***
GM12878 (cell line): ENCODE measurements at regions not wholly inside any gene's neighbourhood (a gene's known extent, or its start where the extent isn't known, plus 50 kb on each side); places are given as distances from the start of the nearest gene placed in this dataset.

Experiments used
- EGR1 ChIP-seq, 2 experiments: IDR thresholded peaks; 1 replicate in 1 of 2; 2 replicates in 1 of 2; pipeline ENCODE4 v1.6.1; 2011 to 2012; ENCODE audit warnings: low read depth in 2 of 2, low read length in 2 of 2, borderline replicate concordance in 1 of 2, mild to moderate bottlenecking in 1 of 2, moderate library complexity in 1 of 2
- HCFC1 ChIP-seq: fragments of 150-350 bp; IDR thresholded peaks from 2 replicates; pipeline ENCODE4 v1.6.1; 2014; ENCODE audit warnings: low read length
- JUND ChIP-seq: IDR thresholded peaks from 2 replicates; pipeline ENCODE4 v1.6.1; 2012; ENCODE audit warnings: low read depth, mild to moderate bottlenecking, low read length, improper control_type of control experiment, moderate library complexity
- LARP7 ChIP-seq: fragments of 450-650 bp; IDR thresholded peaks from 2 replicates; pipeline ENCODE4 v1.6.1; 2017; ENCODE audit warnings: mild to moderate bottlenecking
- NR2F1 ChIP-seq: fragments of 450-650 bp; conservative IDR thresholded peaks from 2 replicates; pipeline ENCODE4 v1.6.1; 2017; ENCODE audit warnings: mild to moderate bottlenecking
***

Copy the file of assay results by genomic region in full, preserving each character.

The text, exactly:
GM12878 (cell line): ENCODE measurements at regions not wholly inside any gene's neighbourhood (a gene's known extent, or its start where the extent isn't known, plus 50 kb on each side); places are given as distances from the start of the nearest gene placed in this dataset.

Experiments used
- EGR1 ChIP-seq, 2 experiments: IDR thresholded peaks; 1 replicate in 1 of 2; 2 replicates in 1 of 2; pipeline ENCODE4 v1.6.1; 2011 to 2012; ENCODE audit warnings: low read depth in 2 of 2, low read length in 2 of 2, borderline replicate concordance in 1 of 2, mild to moderate bottlenecking in 1 of 2, moderate library complexity in 1 of 2
- HCFC1 ChIP-seq: fragments of 150-350 bp; IDR thresholded peaks from 2 replicates; pipeline ENCODE4 v1.6.1; 2014; ENCODE audit warnings: low read length
- JUND ChIP-seq: IDR thresholded peaks from 2 replicates; pipeline ENCODE4 v1.6.1; 2012; ENCODE audit warnings: low read depth, mild to moderate bottlenecking, low read length, improper control_type of control experiment, moderate library complexity
- LARP7 ChIP-seq: fragments of 450-650 bp; IDR thresholded peaks from 2 replicates; pipeline ENCODE4 v1.6.1; 2017; ENCODE audit warnings: mild to moderate bottlenecking
- NR2F1 ChIP-seq: fragments of 450-650 bp; conservative IDR thresholded peaks from 2 replicates; pipeline ENCODE4 v1.6.1; 2017; ENCODE audit warnings: mild to moderate bottlenecking